Feel Good Stories


When asked by an old friend (Mike Sable, MD) with whom I trained some 25 years ago, whether I would be interested in joining him on a cataract mission to Ecuador, I jumped at the opportunity.  This was something that I’ve often thought about doing. But the rigors and routines of life, raising a family and building a practice, seemed to get in the way.  Now, as an empty-nester, there really was no reason to say no.  I jumped at the opportunity to connect with an old friend, do a good deed and learn a few things along the way.  The thought of giving sight back to those much less fortunate than us was awesome.  It was a wonderful experience and one I will participate in again.


Riobamba is a city located 120 miles south of Quito, the capital city of Ecuador.  It’s a mountainous region, where the focus is agricultural.  The indigenous people of the area work the land, live off the land and sell their handicrafts.  They have a strong sense of family and community.  These people are the “salt of the earth”.  The physical beauty of the area is breathtaking.  The 5 snow-capped volcanoes surrounding Riobamba, the largest of which is Chimborazo, reach 20,000+ feet into the sky and loom large over this town.  It is beautiful, as are the people of this mountain community.


The mission group was a mix of doctors, nurses, surgical techs and other ancillary staff all coming together for one unified purpose – to restore sight to needy people.  Many have been blind from cataracts for years.  Some had only one functional eye, the other blind from previous trauma or disease, never to regain any useful vision.  Blinding cataracts have hindered their ability to do the things that we take for granted in the U.S.A., like the ability to care for our children, work and provide for families.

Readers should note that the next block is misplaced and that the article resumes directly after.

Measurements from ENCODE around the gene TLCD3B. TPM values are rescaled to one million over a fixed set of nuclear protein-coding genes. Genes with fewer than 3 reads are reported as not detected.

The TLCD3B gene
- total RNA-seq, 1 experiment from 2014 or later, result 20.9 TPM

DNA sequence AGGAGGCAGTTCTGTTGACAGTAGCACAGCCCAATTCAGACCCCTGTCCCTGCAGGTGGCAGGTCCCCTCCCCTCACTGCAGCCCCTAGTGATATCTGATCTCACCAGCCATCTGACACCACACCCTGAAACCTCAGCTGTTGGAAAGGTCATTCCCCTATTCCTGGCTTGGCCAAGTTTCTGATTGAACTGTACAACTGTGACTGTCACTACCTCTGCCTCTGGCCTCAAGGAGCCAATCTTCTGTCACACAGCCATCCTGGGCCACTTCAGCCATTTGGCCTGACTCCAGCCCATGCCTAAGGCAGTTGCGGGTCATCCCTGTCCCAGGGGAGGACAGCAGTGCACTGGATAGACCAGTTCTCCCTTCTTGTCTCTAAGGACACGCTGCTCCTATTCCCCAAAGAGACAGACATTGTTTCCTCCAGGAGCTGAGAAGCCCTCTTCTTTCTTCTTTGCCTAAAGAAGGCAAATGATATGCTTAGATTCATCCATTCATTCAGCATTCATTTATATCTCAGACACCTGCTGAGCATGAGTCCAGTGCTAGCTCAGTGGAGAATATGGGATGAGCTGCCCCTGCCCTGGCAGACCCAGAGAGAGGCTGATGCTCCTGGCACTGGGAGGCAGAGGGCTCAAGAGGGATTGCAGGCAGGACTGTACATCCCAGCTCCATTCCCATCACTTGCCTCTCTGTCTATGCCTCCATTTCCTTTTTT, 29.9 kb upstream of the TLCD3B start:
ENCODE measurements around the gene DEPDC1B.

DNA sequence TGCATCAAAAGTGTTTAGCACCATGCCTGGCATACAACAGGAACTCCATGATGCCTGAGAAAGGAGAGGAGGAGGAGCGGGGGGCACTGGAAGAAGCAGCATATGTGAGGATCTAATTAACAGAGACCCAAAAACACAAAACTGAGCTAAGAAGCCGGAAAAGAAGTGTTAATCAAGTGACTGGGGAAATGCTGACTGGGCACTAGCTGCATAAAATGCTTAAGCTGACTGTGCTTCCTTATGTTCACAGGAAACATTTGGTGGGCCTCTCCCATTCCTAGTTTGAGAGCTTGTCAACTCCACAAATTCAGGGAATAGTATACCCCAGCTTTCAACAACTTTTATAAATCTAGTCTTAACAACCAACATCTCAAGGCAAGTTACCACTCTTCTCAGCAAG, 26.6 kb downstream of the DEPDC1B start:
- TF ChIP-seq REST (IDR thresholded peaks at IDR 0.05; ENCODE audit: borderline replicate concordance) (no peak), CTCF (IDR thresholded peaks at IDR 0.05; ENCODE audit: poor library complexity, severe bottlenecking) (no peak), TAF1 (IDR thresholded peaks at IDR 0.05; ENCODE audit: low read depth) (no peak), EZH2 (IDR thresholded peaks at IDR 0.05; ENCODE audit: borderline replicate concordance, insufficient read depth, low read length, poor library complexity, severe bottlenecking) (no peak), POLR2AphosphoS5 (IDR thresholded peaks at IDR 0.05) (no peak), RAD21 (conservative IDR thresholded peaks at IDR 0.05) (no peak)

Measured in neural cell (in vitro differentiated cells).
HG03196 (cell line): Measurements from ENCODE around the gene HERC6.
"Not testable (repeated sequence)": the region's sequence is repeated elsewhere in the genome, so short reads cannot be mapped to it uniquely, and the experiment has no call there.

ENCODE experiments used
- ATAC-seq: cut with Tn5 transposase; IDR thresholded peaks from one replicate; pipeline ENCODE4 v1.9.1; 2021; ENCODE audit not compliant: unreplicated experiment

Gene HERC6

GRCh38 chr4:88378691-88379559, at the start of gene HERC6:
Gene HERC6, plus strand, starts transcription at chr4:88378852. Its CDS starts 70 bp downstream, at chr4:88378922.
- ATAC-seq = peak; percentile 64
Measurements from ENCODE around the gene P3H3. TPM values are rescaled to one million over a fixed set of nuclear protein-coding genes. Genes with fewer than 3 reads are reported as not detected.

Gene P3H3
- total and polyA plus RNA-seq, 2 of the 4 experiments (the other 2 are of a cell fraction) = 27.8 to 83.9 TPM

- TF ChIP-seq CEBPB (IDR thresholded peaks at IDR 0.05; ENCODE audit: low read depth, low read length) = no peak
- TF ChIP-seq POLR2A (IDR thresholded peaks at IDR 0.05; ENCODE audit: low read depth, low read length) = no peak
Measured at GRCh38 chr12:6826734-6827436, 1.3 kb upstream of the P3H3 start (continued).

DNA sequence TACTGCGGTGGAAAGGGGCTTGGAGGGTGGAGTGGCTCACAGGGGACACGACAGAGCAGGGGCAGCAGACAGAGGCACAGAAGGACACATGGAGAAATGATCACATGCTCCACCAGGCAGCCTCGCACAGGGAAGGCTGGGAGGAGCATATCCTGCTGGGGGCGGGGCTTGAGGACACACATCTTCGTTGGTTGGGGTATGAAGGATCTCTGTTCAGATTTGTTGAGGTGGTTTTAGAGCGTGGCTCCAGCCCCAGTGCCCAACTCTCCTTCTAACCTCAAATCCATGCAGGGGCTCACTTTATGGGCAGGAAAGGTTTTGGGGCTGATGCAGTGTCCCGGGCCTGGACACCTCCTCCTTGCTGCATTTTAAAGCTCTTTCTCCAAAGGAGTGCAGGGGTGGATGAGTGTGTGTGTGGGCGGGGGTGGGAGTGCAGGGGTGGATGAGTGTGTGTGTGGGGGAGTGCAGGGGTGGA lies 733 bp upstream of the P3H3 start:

FIBUSPAM, the rural health clinic and the host organization of our mission, was the brain child of David Guacho.  David is a passionate man, determined to make a difference in his community.  His passion stems from the unfortunate death of his infant son due to a significant backlog at his rural public hospital, due to under-staffing and negligence.  He vowed to bring change and equality to his people and community by dedicating his life to bringing better healthcare services to the region. David built up a clinic with its own staff of doctors and nurses.  However, the needs of many of the patients is so great, that the clinic must rely on many outside resources, physicians from other parts of the country and the world, and missions such as ours to handle some of their most complex health issues.   Cataract surgery costs $3000 per eye in Ecuador, but with an average monthly income of $350, the surgery is out of reach for many.  These missions are the only chance these people have for any hope of a better, more normal life.  This is where our mission came in and the real work began.



Most of our group was from the Long Island, New York area where I grew up.  I was the only person from Michigan.  I met up with the group in Fort Lauderdale, where we all boarded the next plane to Ecuador.  All of the other participants traveled with an additional suitcase, which carried our donated supplies for the week.  Landing in Ecuador, we were all ready for a good night sleep before our journey to Riobamba the next morning.  It was a 4-hour bus ride to Riobamba, which we spent getting to know each other better.  After all, this will be my “family” for the next week!

My new family for the week


Arriving in Riobamba, we were introduced to the local staff and a toured the facilities.  We began to unpack our supplies and set up for the week.  Equipment was checked, instruments were sterilized, and we familiarized ourselves with OR’s that would be our home for the next 5 days.  We were prepared for an exciting week ahead.